Every time you shop on your credit card for such high amounts that you cannot afford to pay it off the next month and instead end up paying interest, you are making some of the top 1% richer. The banks and their investors use that money to make themselves another not-so-hard-earned buck.

I’m not saying not to have a mortgage, a car or replace your broken dishwasher, I’m just saying; don’t buy another Chinese sweat-shop-made Coach purse on your credit card.

It’s not that hard is it? We all have the power to make a positive change. Be smart, place your vote and shop local.

If you want more information about this topic, you can watch the short and detailed video about the Wealth Inequality in America (that inspired this post) here. Find a list of America’s richest here (just for fun) and watch a movie about the Koch’s and their dirty business here.

PS. If you are one of the 1% and you’re reading this – great!  I’m happy to see that you’ve found my blog and obviously have taken an interest in ethical fashion, conscious consumption and sustainability; that’s really unusual for your kind. I have a lot of ideas I’d love to discuss with you. Leave me a comment and let’s get in touch!

Note: This post (written by me) was originally posted on the blog of The Made in America Movement, and you can read it here. I did change a few things in this version to better match my blog theme and personal political stands.

Money is everything – it isn’t how you play the game

Friday fun at our house: Watching a marathon of awesome documentaries (Fed-up, Park Avenue, Pump) which lead me to think a lot about money this weekend.

Money is the single, most powerful tool in this world, and in this country. Money rules the Senate. Money rules the House of Representatives. Money rules the President (I bet he made a nice bonus last week announcing that he will allow drilling in the arctic). Whoever invests the most money gets their bills passed.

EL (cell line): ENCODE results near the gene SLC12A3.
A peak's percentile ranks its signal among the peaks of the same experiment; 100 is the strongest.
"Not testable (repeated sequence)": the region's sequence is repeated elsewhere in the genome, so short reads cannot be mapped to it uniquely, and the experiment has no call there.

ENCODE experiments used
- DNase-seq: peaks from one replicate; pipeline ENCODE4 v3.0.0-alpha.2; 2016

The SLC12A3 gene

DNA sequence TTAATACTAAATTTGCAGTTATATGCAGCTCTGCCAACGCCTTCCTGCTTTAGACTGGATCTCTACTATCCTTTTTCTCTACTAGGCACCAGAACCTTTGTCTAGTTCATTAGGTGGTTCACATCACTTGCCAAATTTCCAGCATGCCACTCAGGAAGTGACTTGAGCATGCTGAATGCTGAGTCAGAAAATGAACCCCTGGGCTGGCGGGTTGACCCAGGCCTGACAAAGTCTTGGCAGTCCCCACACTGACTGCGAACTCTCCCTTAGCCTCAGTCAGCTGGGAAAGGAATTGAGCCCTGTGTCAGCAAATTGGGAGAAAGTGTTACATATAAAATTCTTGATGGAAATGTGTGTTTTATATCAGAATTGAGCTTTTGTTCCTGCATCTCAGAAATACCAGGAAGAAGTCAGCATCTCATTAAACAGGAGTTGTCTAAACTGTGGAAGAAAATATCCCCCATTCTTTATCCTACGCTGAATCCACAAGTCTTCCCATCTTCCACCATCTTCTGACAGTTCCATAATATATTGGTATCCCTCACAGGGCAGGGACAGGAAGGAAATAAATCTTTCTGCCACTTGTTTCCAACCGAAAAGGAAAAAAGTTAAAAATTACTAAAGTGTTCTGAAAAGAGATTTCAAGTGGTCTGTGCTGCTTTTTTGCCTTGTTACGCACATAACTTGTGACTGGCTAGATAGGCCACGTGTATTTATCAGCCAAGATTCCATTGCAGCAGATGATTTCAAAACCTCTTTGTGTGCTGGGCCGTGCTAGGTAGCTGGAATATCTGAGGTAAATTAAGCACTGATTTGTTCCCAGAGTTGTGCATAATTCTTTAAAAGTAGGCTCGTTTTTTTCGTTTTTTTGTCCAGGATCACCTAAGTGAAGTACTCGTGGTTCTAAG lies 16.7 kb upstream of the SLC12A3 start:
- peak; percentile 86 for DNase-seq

It so happens that some of the nastiest people in this country have billions of dollars. Like the Koch Brothers. They are in oil. And yes, they fight environmental regulations and, yes, they push their own agendas thru cover organizations, bills and by buying politicians (mostly Republicans!). They know that money means power and that lots of money means lots of power. So they use it for their own benefit, like pushing for bills that gives tax breaks to themselves and the investment bankers, because that’s the kind of stuff oil tycoons looove (“I love it bro’ ”. “OMG, me too”).

What consumers seem to forget is that collectively, we have power too. We have more power in our wallets than we can ever obtain by voting.

In order to make things better and shift the power, we have to play the same game they’re playing, where money is everything. Together we have the power to bring large corporations out of business (bye, bye Wal-Mart), and the power to help ethical, green, local businesses grow. That’s pretty cool, when you think about it! Right?

What you buy is your political stance and ultimately your “vote”. Don’t just sit back and say you can’t change things, because that is not true. Here are some examples.

  1. When you buy American made goods – your vote says that you don’t approve of sending work overseas.
  2. When you buy all natural bath, body and cleaning products – you’re telling the manufacturers that it’s unacceptable to add parabens, petrochemicals and other toxins to these products.
  3. When you buy organic produce – you help support organic farms and clearly stat that you won’t accept chemical pesticides and GMOs in the food that your family eats.
  4. When you buy local – you vote for strengthening your own community.
  5. When you say no to Coca-cola and Pepsi – you tell the marketplace that you don’t accept highly processed sugars being added to your drinks.

The list goes on (and on, and on).

If we already know that the political game is corrupted by wealth, isn’t it time we all started playing? We may not like the game, but we can still be the winning players.

Start using your power this week! Put that processed food back on the shelf and leave that made in China sweater on the rack.

Be the change.